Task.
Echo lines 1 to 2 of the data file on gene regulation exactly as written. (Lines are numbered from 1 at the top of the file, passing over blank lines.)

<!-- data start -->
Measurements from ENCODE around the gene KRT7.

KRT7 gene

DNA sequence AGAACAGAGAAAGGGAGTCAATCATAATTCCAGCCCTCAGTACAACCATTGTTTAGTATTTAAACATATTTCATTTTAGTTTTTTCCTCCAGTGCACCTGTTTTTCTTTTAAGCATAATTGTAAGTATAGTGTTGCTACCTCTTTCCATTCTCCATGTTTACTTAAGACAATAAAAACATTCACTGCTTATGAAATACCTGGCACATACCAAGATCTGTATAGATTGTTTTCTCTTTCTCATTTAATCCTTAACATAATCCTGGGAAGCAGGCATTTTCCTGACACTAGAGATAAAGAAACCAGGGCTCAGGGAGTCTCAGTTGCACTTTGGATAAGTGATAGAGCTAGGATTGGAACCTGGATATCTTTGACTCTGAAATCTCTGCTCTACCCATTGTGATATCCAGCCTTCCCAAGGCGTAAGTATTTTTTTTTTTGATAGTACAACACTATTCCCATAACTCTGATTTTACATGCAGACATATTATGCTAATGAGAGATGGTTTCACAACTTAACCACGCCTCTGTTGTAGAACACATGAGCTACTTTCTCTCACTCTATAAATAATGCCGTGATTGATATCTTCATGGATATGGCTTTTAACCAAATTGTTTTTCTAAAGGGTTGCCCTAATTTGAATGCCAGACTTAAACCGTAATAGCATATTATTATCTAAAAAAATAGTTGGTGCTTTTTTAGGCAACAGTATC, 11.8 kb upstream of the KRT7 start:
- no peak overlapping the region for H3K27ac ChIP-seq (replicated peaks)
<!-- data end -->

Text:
Measurements from ENCODE around the gene KRT7.

KRT7 gene